Political ideology may be of special importance in the case of attitude toward vaccinations. In the United States, Public Health is set up in the way that the power to execute and enforce laws to protect the health of the public is up to the state and local governments as part of their police powers given in the Constitution. Some might propose that because vaccinations have not yet been embraced by a specific or major political party, as opposed to other fiery political issues like abortion, the public should not possess such strong biases or deep opinions about them. Others might suspect that the biases and opinions about vaccines in the U.S. are a result of the relationship between political values and “risks”of modern western medicine. In addition, many believe that conservatives will be less likely to agree with pro-vaccination ideologies, even though some notorious liberals, such as Robert F. Kennedy Jr., have shown their strong opinions against vaccinations.
Although there have been some connections between anti-vaccination biases to some liberal practices, evidence has led to more vaccination skepticism to be among conservatives. Differing views about vaccines come into a disagreement with supporters of vaccines around times of elections because of the political nature of vaccines. For instance, the right to deny any medical practice is something Americans take very seriously, but the general right of the public to be safe from danger overrules an individual's right to deny a medical practice like vaccination. Furthermore, opinions on anti-vaccination have been discussed more publically among conservative leaders. For example, during the race for the 2016 presidential election, there were numerous candidates belonging to the Republican party that disclosed their oppositions and suspicions towards vaccination. Additionally, Donald Trump has used Twitter from as far back as March of 2012 as a platform to discuss his views on the the long debunked linkage between autism and vaccines.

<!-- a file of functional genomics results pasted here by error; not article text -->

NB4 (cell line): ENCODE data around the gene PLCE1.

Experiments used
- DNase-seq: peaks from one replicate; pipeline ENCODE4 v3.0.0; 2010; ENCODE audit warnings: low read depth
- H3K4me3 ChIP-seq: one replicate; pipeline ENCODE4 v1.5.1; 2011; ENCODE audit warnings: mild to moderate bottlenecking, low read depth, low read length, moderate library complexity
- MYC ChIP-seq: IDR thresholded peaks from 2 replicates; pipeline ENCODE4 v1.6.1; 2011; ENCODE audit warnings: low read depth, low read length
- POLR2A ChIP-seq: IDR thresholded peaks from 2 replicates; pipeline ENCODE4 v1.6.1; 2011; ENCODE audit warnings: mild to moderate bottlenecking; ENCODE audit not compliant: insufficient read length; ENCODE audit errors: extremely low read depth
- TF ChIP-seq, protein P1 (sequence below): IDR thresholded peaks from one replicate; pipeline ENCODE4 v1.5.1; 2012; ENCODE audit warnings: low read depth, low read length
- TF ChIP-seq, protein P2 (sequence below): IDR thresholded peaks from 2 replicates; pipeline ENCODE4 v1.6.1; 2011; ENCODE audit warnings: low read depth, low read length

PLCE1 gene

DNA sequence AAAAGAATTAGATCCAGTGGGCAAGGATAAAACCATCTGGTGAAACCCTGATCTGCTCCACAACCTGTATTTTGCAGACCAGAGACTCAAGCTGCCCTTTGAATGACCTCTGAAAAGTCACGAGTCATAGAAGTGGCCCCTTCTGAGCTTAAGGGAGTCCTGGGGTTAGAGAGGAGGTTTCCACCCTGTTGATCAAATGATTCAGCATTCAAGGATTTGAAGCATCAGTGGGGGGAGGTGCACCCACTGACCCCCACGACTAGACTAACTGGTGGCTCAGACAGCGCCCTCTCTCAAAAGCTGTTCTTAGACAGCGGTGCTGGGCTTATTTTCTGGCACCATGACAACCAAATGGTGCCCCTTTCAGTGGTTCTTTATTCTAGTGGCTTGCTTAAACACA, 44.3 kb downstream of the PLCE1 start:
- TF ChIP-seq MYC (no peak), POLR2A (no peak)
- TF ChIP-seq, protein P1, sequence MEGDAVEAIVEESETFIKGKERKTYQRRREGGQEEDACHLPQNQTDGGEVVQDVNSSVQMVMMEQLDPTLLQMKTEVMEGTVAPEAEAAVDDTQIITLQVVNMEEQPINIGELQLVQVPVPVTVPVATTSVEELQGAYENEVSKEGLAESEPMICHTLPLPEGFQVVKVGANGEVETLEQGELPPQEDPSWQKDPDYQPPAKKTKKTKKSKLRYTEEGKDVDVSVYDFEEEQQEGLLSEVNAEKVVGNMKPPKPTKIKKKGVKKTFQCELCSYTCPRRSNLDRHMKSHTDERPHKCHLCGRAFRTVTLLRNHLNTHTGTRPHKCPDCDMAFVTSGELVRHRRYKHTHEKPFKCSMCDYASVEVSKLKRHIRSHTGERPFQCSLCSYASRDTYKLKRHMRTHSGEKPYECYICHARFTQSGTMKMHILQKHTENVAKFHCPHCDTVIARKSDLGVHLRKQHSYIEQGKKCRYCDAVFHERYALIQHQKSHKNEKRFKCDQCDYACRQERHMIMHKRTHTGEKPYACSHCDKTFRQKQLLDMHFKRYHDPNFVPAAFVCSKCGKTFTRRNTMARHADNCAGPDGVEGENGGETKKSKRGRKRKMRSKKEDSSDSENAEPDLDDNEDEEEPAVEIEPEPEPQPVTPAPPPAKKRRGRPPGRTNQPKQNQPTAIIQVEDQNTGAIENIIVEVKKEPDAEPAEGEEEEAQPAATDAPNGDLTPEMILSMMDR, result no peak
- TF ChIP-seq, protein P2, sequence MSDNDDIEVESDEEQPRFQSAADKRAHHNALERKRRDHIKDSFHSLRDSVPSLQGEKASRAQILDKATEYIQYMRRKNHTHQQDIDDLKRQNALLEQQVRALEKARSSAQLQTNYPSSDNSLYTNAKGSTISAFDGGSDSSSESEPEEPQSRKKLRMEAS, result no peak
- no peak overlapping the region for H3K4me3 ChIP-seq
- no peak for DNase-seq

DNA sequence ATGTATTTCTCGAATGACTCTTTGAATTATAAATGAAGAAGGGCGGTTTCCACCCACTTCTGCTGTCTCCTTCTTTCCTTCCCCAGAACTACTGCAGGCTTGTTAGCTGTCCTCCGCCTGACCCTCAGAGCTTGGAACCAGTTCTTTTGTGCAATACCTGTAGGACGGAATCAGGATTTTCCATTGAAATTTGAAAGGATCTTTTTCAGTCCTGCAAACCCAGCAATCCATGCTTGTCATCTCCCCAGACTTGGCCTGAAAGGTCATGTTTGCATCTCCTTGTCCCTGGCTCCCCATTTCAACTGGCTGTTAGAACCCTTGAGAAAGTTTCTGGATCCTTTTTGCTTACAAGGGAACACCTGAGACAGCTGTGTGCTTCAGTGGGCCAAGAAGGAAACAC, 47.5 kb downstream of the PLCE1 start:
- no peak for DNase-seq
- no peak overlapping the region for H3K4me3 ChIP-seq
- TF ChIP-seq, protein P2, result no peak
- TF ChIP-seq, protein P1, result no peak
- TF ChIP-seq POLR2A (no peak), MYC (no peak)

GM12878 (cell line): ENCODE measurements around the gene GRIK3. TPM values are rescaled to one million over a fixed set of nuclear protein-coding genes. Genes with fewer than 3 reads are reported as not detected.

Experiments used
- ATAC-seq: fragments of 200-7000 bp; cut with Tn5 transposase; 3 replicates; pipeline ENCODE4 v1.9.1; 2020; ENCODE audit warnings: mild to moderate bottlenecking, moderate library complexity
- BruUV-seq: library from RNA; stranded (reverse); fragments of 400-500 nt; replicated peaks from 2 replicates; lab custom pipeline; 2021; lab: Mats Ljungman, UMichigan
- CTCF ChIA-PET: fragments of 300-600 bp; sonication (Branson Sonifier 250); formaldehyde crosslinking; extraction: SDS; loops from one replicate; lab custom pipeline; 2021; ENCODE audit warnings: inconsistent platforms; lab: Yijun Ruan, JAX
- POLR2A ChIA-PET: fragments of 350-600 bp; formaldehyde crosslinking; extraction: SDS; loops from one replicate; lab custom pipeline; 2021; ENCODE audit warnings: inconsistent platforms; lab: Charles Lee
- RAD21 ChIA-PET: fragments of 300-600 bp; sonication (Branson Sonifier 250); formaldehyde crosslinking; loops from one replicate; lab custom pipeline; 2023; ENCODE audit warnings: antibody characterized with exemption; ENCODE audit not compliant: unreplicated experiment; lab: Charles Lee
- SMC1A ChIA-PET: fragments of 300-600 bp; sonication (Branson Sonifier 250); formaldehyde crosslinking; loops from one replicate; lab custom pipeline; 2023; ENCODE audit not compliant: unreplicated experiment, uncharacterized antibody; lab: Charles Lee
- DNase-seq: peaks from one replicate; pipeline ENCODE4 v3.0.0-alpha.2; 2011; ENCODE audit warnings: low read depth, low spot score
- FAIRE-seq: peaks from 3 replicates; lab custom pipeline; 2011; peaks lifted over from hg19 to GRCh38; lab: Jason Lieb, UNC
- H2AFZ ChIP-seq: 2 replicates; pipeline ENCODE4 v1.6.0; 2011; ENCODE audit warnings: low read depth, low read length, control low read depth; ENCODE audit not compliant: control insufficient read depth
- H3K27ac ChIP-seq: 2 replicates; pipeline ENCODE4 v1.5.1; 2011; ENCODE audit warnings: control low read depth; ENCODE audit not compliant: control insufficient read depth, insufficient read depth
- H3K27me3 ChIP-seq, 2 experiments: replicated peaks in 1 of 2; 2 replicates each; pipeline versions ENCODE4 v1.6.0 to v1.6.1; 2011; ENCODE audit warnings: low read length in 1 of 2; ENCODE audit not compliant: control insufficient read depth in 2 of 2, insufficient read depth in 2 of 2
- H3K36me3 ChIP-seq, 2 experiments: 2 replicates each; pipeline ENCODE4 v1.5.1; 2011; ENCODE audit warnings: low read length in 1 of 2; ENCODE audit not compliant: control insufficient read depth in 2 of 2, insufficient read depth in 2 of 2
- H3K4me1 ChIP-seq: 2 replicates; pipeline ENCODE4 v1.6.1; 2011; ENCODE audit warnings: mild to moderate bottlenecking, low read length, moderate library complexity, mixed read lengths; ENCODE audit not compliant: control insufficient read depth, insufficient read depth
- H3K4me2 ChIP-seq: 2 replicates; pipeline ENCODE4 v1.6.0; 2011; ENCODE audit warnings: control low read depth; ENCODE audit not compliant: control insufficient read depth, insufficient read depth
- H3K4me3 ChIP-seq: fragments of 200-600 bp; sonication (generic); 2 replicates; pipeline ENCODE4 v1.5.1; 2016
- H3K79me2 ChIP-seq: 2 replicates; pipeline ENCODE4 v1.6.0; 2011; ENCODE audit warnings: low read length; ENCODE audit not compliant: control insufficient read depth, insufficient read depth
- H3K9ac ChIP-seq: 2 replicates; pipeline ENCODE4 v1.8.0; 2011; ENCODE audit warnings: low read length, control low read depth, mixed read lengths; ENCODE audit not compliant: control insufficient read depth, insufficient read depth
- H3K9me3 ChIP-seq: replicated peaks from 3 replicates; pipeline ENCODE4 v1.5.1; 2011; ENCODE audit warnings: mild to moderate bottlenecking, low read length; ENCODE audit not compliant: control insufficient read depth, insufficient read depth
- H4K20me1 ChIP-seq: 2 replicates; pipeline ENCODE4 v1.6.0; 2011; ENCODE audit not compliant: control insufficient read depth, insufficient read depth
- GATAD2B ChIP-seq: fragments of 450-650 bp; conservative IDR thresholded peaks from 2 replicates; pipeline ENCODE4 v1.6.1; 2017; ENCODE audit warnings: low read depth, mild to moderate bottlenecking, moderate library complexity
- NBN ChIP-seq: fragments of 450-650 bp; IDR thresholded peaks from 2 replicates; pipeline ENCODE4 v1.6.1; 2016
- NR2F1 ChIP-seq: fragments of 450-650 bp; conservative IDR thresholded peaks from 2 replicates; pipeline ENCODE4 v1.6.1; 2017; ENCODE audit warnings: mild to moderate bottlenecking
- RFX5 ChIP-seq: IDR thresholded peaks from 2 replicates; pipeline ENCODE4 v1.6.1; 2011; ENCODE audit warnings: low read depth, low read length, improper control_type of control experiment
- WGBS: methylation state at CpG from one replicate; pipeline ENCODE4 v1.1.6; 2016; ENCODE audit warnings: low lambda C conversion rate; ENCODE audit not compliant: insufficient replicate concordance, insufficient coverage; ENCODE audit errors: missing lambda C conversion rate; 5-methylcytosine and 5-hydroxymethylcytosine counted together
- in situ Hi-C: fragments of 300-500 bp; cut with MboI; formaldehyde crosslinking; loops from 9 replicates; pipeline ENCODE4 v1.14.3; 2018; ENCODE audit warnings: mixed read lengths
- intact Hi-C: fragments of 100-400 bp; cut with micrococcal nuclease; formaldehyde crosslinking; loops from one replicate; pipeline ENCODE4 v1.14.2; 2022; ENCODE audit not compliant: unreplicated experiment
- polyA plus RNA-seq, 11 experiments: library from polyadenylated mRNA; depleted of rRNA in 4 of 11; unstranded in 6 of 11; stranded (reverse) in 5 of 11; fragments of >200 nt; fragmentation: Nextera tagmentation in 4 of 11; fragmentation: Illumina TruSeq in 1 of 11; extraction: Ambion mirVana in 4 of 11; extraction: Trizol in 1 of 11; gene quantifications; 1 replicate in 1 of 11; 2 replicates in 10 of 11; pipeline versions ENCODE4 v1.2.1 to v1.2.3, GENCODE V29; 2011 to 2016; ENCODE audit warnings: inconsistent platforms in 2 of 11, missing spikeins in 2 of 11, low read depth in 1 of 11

Trump could have motivated a divide in public attitudes about vaccination by bringing this issue into the presidential election. According to ABC News, the former conservative governor of New Jersey, Chris Christie, sparked controversy when he called for parents to have a “measure of choice” over whether or not their children get vaccinated. Other conservative politicians like Senator Rand Paul have weighed in on the vaccines debate by saying that he thinks there should be rules for some vaccines, but most vaccinations “ought to be voluntary.” Democrats such as Hillary Clinton and Senator Bernie Sanders have sided against the anti-vaccination movement, saying that the science is clear and vaccinations are crucial to prevent innocent kids from suffering from completely preventable illnesses. This presents the clear political divide on the anti-vaccination debate, and it can be hypothesized that, “individuals who are more conservative are less likely to vaccinate against preventable diseases than less conservative individuals, individuals with high levels of trust in government medical experts are more likely to express pro-vaccination attitudes against preventable diseases than individuals with low levels of trust, individuals who are more conservative are less likely to trust government medical experts than less conservative individuals, and individuals who are more conservative are less likely to trust primary health care providers than less conservative individuals.”
This shows the clear influence of political ideology on the American people and how it greatly factors their trust on their willingness to vaccinate. Many conservative individuals are more likely to follow the anti-vaccination ideologies of the political powers they follow rather than the evidence-based science behind why vaccinations are actually very safe and do not cause autism. The majority of these conservative politicians have no medical training background and their attitudes against vaccinations are purely opinion-based. In order for change to be made, it is up to these politicians to create bills and pass laws based on facts and evidence-based science rather than their own opinion on the issue.